What temperature is the Earth supposed to be?
If we don't get our act together and slash greenhouse gas emissions, the UN climate change panel tells us, average global temperatures could rise by as much as 10 degrees F. by the end of the century.
But would that really be so bad? Sure, much of the South would be unbearable during the summer months (as would many of those tropical countries), but think of all that beautiful real estate in Alaska that we'd open up! And many of us here in Boston would willingly trade a dozen or more 100-degree F. days each year to wear shorts and flip-flops through October. Less snow shoveling, more Frisbee tossing. What's not to like?
Who decreed that average global surface temperatures have to stay at the 58 degrees F. or so that modern humans are used to? After all, we've experienced temperatures much higher than that in the past (by "we," I mean multicellular organisms living a half-billion years ago), and we've also had our share of ice ages. What is the "right" temperature for the planet?
Climate-change deniers love posing this question (economist Mark W. Hendrickson asked it earlier this week in a Monitor op-ed), because it makes those who try to answer it sound sentimental and unscientific. There is no "supposed to be" in nature. It is what it is.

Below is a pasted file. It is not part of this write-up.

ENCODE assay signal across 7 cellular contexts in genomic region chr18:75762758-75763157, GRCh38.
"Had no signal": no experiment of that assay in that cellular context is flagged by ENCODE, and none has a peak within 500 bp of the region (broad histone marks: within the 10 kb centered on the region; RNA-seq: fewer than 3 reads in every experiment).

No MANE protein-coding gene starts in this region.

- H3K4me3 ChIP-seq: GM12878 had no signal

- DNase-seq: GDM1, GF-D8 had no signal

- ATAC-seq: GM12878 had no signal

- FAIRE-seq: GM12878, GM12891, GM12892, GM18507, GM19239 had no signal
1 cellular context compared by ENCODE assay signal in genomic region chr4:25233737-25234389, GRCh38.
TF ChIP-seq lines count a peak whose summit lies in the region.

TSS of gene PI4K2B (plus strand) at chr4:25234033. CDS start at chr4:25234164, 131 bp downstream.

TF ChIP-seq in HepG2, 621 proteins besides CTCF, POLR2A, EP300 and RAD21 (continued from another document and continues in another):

But the question also misses the point: The alarming thing about global warming is not how high the average temperature will be, but
And it's rising really fast, compared to historical temperature shifts. The planet's surface has warmed about 1.4 degrees F. since 1880, most of it in the past 30 years. And it's accelerating. According to Britain’s Met Office, which has been recording temperature data since 1850, the next 10 hottest years after 1998 were, in order, 2005, 2003, 2002, 2004, 2006, 2007, 2001, 1997, 2008, and 1995.
When the temperature shifts this rapidly, living things may not be able to keep up. For instance, many insects, birds, and mammals time their breeding and migration based on temperature, while the many species of plants that they eat time their growth according to the sunlight. When this synchronicity gets thrown off, animals arrive on the scene before their meal is ready, the plants don't get their seeds propagated, and species start going extinct. Whether we like to admit it or not, humans are part of this ecosystem.
This has happened before. About 250 million years ago, 9 of 10 marine species and 7 out of 10 of terrestrial species suddenly went extinct in what paleontologists call "The Great Dying." They don't know exactly what caused this mass extinction, but in all major proposed scenarios – an asteroid impact, a giant volcanic eruption, and changes in the composition of ocean gases – it was the resulting shift in the earth's climate that, by throwing ecosystems out of whack, ultimately did in these creatures. Indeed, climate changes played a major role in all of the mass extinctions in the planet's history.
None of this is to suggest that global warming will wipe out humanity.